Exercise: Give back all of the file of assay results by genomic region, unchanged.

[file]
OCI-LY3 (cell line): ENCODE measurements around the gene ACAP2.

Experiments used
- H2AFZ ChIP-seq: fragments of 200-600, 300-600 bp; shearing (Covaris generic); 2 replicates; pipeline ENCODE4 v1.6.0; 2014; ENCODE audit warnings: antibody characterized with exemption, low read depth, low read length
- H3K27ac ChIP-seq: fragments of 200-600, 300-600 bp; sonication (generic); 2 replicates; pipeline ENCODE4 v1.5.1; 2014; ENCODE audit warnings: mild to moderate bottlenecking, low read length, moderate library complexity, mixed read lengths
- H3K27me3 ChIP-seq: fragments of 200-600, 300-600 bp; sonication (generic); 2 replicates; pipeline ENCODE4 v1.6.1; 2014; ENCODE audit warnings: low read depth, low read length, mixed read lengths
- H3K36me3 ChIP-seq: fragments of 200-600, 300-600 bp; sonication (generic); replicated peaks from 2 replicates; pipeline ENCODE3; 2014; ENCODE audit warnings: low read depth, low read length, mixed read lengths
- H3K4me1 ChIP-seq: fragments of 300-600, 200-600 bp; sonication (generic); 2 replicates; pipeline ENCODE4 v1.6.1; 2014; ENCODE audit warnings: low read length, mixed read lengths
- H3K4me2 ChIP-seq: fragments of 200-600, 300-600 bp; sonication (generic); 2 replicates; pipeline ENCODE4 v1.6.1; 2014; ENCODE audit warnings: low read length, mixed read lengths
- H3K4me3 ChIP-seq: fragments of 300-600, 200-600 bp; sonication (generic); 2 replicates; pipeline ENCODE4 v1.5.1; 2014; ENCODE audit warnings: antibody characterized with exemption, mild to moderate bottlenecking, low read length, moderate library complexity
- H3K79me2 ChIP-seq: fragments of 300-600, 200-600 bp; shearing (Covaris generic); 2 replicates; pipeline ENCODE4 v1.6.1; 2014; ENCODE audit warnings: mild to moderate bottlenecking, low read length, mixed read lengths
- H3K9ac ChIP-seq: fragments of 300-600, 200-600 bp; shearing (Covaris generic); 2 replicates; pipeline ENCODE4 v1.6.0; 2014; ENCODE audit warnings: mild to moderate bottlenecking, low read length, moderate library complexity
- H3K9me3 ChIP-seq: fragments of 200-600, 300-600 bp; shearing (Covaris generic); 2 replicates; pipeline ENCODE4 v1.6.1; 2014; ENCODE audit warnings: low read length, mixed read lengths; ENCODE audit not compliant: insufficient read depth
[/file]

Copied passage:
OCI-LY3 (cell line): ENCODE measurements around the gene ACAP2.

Experiments used
- H2AFZ ChIP-seq: fragments of 200-600, 300-600 bp; shearing (Covaris generic); 2 replicates; pipeline ENCODE4 v1.6.0; 2014; ENCODE audit warnings: antibody characterized with exemption, low read depth, low read length
- H3K27ac ChIP-seq: fragments of 200-600, 300-600 bp; sonication (generic); 2 replicates; pipeline ENCODE4 v1.5.1; 2014; ENCODE audit warnings: mild to moderate bottlenecking, low read length, moderate library complexity, mixed read lengths
- H3K27me3 ChIP-seq: fragments of 200-600, 300-600 bp; sonication (generic); 2 replicates; pipeline ENCODE4 v1.6.1; 2014; ENCODE audit warnings: low read depth, low read length, mixed read lengths
- H3K36me3 ChIP-seq: fragments of 200-600, 300-600 bp; sonication (generic); replicated peaks from 2 replicates; pipeline ENCODE3; 2014; ENCODE audit warnings: low read depth, low read length, mixed read lengths
- H3K4me1 ChIP-seq: fragments of 300-600, 200-600 bp; sonication (generic); 2 replicates; pipeline ENCODE4 v1.6.1; 2014; ENCODE audit warnings: low read length, mixed read lengths
- H3K4me2 ChIP-seq: fragments of 200-600, 300-600 bp; sonication (generic); 2 replicates; pipeline ENCODE4 v1.6.1; 2014; ENCODE audit warnings: low read length, mixed read lengths
- H3K4me3 ChIP-seq: fragments of 300-600, 200-600 bp; sonication (generic); 2 replicates; pipeline ENCODE4 v1.5.1; 2014; ENCODE audit warnings: antibody characterized with exemption, mild to moderate bottlenecking, low read length, moderate library complexity
- H3K79me2 ChIP-seq: fragments of 300-600, 200-600 bp; shearing (Covaris generic); 2 replicates; pipeline ENCODE4 v1.6.1; 2014; ENCODE audit warnings: mild to moderate bottlenecking, low read length, mixed read lengths
- H3K9ac ChIP-seq: fragments of 300-600, 200-600 bp; shearing (Covaris generic); 2 replicates; pipeline ENCODE4 v1.6.0; 2014; ENCODE audit warnings: mild to moderate bottlenecking, low read length, moderate library complexity
- H3K9me3 ChIP-seq: fragments of 200-600, 300-600 bp; shearing (Covaris generic); 2 replicates; pipeline ENCODE4 v1.6.1; 2014; ENCODE audit warnings: low read length, mixed read lengths; ENCODE audit not compliant: insufficient read depth